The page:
Monthly Archives: November 2016

Editorial Service for scientific writing

Hints for Successful Bioscientific Writing

How to become skilled at bio-scientific writing

I believe that strong communication skills are the foundation to any relationship or human interaction. Successful communication clearly requires successful “give and take” (in conversations for example, talking and listening). I further feel that the most successful method of “getting one’s point across” is to consider the viewpoint of the receiving party (i.e., empathy). Bearing these considerations, I view the scientific communication used in bioscientific writing as very similar to other forms of discourse, particular with regard to the author’s consideration of the reader of a manuscript, or a speaker’s consideration of the viewpoint of the audience. Even today, it has been argued that the vast majority of scientific manuscripts are unreadable, and often written not with reader in mind, but for ulterior motives (

www.ncbi.nlm.nih.gov/pmc/articles/PMC1559667/

). Consequently, in bioscientific writing, the author’s first objective is to “grab” the reader’s attention, via a solid title, preferably using the active voice. For example, “Identification of Serum CD4+CD8+ Thymocytes bearing Anti-Beta Cell T-Cell Receptors” could be altered to “Circulating Anti-Islet Cell CD4+CD8+ Thymocytes Likely Contribute to Autoimmunity in Type 1 Diabetes.” The second title immediately provides the reader the implied biomedical pertinence of the study, i.e., autoimmunity in type 1 diabetes. This is one mark of successful bioscientific writing.


bioscientific writing

In addition to the title, I believe that the abstract and introduction (the contents of the first page) must be similarly engaging to hold the reader’s attention. Thus, returning to the above example, the abstract could start with the sentence
“Type 1 diabetes (T1D) remains a devastating autoimmune disease for which the mechanism(s) of escape from negative selection remain largely unknown,” and then proceed to describe the details of the approach, results, and conclusion. Similarly, the introduction might start with some statistics regarding T1D incidence, mortality, and known pathology.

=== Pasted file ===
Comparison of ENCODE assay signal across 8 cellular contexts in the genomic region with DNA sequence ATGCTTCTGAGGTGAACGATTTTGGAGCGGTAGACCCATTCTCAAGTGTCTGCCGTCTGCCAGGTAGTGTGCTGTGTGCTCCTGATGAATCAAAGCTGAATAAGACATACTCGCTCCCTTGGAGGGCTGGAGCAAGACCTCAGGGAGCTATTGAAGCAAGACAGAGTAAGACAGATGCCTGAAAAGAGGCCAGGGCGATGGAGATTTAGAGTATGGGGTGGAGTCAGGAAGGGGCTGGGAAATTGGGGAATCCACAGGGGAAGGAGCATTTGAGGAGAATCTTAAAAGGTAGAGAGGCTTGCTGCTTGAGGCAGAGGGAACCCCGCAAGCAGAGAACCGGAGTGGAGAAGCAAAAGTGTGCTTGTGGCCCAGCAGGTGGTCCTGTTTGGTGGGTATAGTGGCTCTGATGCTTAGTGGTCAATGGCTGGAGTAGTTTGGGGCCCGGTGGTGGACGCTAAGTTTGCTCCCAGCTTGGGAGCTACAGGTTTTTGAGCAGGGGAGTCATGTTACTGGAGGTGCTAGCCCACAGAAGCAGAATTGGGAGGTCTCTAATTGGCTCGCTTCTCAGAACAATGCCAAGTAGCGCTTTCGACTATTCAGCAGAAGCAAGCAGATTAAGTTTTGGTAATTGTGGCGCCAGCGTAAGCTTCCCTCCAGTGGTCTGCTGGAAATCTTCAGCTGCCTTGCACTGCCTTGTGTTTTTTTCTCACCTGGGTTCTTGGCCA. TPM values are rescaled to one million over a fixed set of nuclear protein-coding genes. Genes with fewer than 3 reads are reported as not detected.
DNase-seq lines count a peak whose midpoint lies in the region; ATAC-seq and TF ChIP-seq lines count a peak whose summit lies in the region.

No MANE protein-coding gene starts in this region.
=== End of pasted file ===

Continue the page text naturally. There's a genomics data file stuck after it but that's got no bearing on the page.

For bioscientific writing to retain reader interest, I prefer journals that place the Methods section at the end of the article. However, many highly respectable journals require the methods to follow the introduction. In those cases, I recommend subheadings that describe the purpose behind each method, e.g., “Isolation of CD4+CD8+ immature thymocytes for further mechanistic study of their escape from negative tolerance” and “Comparison of normal thymoctye differentiation from aberrantly developed autoimmune cells.”

Similarly, I believe subheadings within the Results section can further develop the “story” of the paper, often having a one-sentence introduction to the specific item under study, e.g., “Previous studies demonstrated downregulation of apoptosis effectors within the thymus of T1D patients.” If subheadings are not permitted, the Results sections should be written in chronological order, or from most to least important results (www.sfedit.net/results.pdf)



Finally, successful bioscientific writing should very briefly “recap” the pertinent findings, and contain appropriate (but not wild) speculation. The end of the discussion should summarize the findings (e.g., “In summary……”) and their possible relevance to the field of study, hopefully influencing the reader to similarly consider the positive/negative impact of the study.

Some important details in bioscientific writing include using correct gene nomenclature (i.e., official gene symbols). Human genes should be in all upper case and italicized (e.g., TP53, ERBB2) while genes in other species be italicized, with only the first letter in caps (e.g., Tp53, Erbb2). Proteins use the same name as the encoding gene, but are not italicized (e.g., TP53, ERBB2). Gene nomenclature can be found in the GeneCards database (www.genecards.org). For references, when using a reference manager (e.g., EndNote), publications are best found in “PubMed” (www.ncbi.nlm.nih.gov/pubmed), under specific identifiers such as PMID or PMCID.

While these suggestions obviously will not lead to acceptance by top-tier journals (e.g., Nature, New England Journal of Medicine, etc.), without outstanding (and groundbreaking) data, I believe these steps can help one to assert the maximum impact of any study, and hopefully, at least achieve a review by a respected journal.